UCLA in the Community

Entrepreneurial spirit fuels students’ work in social justice

Two receive Rishwain award for their innovative approach to helping impoverished people

|
Ryan Brennan, Brian Rishwain and Connor Johnson
Stan Paul/UCLA

Brian Rishwain, who funds the social justice entrepreneur awards named after him, is flanked by two winners, dental student Ryan Brennan (left) and urban planning graduate student Connor Johnson.

UCLA dental student Ryan Brennan made an important connection that made it possible for 200-plus patients to get dental care they couldn’t otherwise afford.

Brennan connected two Los Angeles-area nonprofit clinics, operated by Homeless Not Toothless and MEND (Meet Each Need with Dignity), with UCLA dental students who started to volunteer in the monthly clinics. As a result, more than 520 dental procedures for 232 needy patients were donated over the past year.

Brennan’s exemplary entrepreneurial work resulted in the clinic sessions being added to the UCLA School of Dentistry curriculum. Faculty members also volunteered to supervise the students working in the clinics. Most importantly, the clinic sessions will continue under the auspices of the UCLA ASDA Community Service Committee after Brennan graduates . 

“It’s an amazing feeling to be recognized for all of the hard work I’ve put into these clinics,” Brennan said.

Brennan and urban planning student Connor Johnson, who has a similar passion to help people living in poverty, are two UCLA students selected to receive the Rishwain Social Justice Entrepreneurship Award presented by the UCLA Luskin Center for Civil Society. Each year for the past five years, the award, which is funded by entrepreneur and UCLA alumnus Brian Rishwain, has been given to UCLA students who demonstrate an innovative, entrepreneurial spirit to social justice work. 

“Knowing how special this recognition is in inspiring these students to forge ahead is most fulfilling,” said Rishwain, who presented the awards today at ceremonies at the UCLA Luskin School of Public Affairs. His hope is that it will encourage more outstanding examples of social change and innovation by UCLA students. 

Johnson, the other student awardee, is the founder of social enterprise Would-Works, which gives men and women living on skid row the chance to earn money for a specific goal.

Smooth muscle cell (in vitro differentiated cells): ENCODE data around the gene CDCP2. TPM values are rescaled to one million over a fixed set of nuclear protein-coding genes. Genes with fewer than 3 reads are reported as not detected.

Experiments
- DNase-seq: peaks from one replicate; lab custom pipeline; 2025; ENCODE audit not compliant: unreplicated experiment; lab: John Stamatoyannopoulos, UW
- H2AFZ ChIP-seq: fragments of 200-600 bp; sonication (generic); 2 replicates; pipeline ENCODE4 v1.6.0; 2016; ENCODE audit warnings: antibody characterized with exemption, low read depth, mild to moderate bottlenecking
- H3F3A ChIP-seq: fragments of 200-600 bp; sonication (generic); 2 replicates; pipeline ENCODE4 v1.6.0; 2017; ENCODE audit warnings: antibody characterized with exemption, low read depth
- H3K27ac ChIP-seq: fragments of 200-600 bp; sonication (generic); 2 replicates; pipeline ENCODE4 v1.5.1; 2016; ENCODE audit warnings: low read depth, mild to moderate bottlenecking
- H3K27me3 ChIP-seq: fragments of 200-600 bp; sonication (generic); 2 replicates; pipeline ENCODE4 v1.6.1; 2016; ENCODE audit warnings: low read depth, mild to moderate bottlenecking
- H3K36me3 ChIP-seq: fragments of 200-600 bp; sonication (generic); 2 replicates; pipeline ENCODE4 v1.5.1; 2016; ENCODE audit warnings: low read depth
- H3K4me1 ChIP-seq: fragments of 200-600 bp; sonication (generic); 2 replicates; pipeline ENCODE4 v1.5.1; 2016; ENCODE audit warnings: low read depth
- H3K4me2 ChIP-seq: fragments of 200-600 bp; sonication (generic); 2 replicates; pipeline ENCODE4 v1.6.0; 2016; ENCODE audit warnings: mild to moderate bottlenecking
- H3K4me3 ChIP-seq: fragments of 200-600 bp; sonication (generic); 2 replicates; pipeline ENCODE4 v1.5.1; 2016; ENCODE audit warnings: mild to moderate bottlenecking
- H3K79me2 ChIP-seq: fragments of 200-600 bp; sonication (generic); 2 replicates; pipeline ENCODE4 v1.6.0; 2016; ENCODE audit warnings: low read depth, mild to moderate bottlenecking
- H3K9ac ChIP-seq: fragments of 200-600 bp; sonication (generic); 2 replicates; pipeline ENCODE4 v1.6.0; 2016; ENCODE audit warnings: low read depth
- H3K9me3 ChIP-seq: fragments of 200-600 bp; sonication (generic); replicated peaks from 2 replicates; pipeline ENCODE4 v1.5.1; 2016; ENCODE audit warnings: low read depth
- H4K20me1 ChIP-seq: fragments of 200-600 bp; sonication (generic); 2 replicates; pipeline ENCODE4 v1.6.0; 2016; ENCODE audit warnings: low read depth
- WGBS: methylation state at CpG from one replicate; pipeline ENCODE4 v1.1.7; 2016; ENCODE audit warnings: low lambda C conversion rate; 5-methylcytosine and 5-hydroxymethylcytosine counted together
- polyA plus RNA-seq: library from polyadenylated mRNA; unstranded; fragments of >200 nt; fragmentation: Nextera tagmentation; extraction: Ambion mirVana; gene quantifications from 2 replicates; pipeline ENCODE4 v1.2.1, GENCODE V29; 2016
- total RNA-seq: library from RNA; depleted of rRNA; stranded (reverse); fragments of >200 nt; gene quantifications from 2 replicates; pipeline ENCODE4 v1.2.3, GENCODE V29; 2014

Johnson had been working with impoverished people since his year of service with AmeriCorps in 2009. Many of the people he met on Los Angeles skid row would tell him, “I would work if I could.” So Johnson decided to give them that chance.

Through Would-Works, individuals with immediate needs, like a pair of glasses, can come in and set goals to earn money for it. After training in wood-working, they become Would-Works artisans to hand-finish and package wood products, like cutting boards, that can be sold. When they have worked enough hours (one hour is worth 10 credits, and a credit is worth $1), Would-Works gives them a check to be used toward that initial need and provides a certificate showing that the artisans have demonstrated basic work skills.

The two recipients of this year’s award will be receiving $5,000 each — double the amount given in previous years.

“The [Rishwain] award is a great acknowledgment of the work we have done so far and affirms my commitment to continue to grow Would-Works,” Johnson said. He plans to expand his current charter to serve more people as well as broaden the product line and increase retail presence.

“My vision for Would-Works in the future is to have charters in multiple U.S. cities and continue to empower men and women to move out of homelessness or maintain housing,” Johnson added.

Brennan said the award will help him to continue finding ways to improve dental treatment for those in need.  After completing his residency at the University of Florida in endodontics, he plans to run a nonprofit that provides dental care to those who can’t afford it.

“This award really helps to show the rewards of working in social justice and finding new ways to improve health care for those who need it,” the dental student said.

Previous winners have included African studies alumna Krista Barnes, who produced a humanitarian film and media project to encourage and empower Congolese refugees to return home; law student May Thi Nguyen, who helped build a coalition of advocates to aid commercial fisherman in her hometown of New Orleans in the wake of the 2010 oil spill in the Gulf of Mexico; and education graduate student Lawrence Grey Berkowitz, who reinvented a music class to help keep arts in low-income neighborhood schools.

“It has made me want to continue to grow the award to have a larger and larger impact on the recipients and their causes,” Rishwain said.

A version of this story is posted on the UCLA Luskin School of Public Affairs website.

Media Contact